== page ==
“Resignation of a public official is as far out of Vietnam’s reach as a dream.”
The article was immediately shared and reposted across a plethora of state-controlled and independent websites, and personal blogs — and just as quickly removed from them all. It was also cited as evidence of the first time in memory that state-run media aired an appeal for ministerial abdication. Skepticism piqued many online commentaries. A typical remark read: “Any resignation of a public official is still out of Vietnam’s reach.”
During a monthly press conference the following day, October 26, Minister and Chairman of Government office Vu Duc Dam faced questions from the press on whether the Health Minister should resign under the pressure of Vietnam’s online public sphere. His response: “Personally, I don’t think that as soon as some particular problem emerges, a minister should immediately think of giving up her position. […] The most crucial thing is to have determination and a plan, an itinerary to improve everything. I believe that most, if not all, ministers agree on the same thought.”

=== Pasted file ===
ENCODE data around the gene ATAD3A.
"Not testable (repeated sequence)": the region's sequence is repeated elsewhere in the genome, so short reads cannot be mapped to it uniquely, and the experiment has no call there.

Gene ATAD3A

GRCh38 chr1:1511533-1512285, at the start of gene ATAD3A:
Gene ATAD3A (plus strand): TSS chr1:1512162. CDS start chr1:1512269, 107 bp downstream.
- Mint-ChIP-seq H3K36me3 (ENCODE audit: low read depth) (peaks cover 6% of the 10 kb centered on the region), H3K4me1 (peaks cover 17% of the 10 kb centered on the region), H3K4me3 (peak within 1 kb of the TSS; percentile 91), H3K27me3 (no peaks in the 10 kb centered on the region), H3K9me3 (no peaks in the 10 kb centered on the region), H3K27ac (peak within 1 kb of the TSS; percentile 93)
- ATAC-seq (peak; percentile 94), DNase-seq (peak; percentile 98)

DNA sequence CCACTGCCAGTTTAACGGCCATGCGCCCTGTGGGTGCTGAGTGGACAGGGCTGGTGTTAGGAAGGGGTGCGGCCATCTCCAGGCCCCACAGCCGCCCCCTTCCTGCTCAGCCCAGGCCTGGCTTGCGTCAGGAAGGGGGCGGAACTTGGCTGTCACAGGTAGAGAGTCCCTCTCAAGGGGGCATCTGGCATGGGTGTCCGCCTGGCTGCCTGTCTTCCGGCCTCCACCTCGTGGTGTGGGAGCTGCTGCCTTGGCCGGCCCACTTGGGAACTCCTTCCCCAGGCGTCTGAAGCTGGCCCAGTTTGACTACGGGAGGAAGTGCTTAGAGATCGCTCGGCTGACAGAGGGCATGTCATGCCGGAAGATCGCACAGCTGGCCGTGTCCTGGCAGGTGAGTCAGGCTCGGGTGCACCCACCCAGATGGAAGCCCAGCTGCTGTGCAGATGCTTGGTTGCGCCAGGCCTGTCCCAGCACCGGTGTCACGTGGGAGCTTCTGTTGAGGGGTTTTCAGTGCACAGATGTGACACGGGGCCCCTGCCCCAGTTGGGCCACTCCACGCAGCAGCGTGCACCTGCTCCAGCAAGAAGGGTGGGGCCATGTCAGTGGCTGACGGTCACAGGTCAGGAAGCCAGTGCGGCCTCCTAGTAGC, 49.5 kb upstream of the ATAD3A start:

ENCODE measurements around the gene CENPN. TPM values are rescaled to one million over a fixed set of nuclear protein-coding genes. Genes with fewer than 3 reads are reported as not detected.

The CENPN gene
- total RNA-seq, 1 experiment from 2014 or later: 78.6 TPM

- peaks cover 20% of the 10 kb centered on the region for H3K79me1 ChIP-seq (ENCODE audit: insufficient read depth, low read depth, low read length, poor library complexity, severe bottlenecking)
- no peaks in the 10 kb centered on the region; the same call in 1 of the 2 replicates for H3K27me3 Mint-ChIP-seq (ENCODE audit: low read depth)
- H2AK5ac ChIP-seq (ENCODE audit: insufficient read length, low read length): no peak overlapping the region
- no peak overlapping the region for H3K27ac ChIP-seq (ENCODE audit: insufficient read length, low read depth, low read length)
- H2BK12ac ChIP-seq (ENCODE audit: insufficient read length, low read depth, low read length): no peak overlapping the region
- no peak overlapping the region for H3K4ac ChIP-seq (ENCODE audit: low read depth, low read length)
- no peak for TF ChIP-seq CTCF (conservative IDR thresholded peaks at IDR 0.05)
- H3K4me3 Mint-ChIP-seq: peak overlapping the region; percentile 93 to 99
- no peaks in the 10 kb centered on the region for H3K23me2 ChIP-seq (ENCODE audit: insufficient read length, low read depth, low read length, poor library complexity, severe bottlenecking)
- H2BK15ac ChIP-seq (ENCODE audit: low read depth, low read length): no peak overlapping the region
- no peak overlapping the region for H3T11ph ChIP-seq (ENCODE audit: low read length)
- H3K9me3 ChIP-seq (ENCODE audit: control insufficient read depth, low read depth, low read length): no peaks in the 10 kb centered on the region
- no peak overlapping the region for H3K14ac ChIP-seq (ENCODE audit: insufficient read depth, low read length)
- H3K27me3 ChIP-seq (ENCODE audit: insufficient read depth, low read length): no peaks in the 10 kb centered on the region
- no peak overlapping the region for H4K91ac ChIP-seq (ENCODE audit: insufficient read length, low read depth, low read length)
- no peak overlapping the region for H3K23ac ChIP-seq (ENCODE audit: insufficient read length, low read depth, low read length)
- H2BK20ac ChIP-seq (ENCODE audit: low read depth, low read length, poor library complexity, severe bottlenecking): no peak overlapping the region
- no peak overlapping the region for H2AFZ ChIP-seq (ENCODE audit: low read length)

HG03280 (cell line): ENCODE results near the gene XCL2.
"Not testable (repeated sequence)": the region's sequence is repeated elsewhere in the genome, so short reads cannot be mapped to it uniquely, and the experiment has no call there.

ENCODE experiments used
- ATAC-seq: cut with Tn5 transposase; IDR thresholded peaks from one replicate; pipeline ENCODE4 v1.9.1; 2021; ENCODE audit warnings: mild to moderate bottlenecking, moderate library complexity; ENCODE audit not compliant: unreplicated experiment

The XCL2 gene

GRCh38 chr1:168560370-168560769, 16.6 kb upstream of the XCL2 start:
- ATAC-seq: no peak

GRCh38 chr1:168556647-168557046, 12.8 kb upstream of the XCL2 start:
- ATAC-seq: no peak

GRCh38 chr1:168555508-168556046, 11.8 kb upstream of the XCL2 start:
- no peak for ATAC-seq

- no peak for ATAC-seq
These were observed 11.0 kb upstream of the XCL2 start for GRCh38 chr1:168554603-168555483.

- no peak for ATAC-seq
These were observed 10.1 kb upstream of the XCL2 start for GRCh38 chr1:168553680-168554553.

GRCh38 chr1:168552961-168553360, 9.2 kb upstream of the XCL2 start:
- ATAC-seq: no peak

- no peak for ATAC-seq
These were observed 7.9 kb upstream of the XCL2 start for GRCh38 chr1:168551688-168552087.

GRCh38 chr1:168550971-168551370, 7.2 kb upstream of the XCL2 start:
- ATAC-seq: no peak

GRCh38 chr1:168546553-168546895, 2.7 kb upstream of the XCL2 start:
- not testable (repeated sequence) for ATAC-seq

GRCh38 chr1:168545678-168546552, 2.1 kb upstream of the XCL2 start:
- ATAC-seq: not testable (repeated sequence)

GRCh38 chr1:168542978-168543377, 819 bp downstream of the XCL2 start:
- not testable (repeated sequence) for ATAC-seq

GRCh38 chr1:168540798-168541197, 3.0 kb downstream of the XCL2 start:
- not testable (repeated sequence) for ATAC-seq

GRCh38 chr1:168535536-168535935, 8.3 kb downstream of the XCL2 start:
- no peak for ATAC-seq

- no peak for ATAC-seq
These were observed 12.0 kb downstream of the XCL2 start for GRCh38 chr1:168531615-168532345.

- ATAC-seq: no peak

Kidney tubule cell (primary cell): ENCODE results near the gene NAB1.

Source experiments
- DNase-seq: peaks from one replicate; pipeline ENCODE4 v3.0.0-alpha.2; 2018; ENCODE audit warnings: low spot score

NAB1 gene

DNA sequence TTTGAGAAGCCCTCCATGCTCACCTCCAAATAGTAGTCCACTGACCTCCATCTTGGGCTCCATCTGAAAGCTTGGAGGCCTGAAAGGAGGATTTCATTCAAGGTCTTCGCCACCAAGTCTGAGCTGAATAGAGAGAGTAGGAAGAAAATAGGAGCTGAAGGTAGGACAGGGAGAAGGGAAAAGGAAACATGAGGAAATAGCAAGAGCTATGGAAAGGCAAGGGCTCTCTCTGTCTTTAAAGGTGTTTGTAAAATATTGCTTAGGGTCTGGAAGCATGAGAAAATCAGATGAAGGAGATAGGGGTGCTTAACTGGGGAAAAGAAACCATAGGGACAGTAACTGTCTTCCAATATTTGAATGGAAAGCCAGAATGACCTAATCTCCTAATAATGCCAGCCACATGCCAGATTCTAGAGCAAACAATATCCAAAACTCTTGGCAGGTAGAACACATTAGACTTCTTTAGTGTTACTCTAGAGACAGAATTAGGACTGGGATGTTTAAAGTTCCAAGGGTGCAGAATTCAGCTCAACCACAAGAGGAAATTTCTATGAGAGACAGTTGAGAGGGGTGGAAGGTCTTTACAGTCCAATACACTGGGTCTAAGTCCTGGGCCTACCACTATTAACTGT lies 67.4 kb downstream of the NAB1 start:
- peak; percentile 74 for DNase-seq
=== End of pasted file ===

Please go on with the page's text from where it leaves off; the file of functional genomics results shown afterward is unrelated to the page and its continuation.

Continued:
Following a news story about the conference, one commenter got 361 likes with a sarcastic retort: “Personally, I don’t think that as soon as some particular problem emerges, the Minister should immediately think of giving up her chair. Instead, she ought to right away think of how to cling tighter to it.”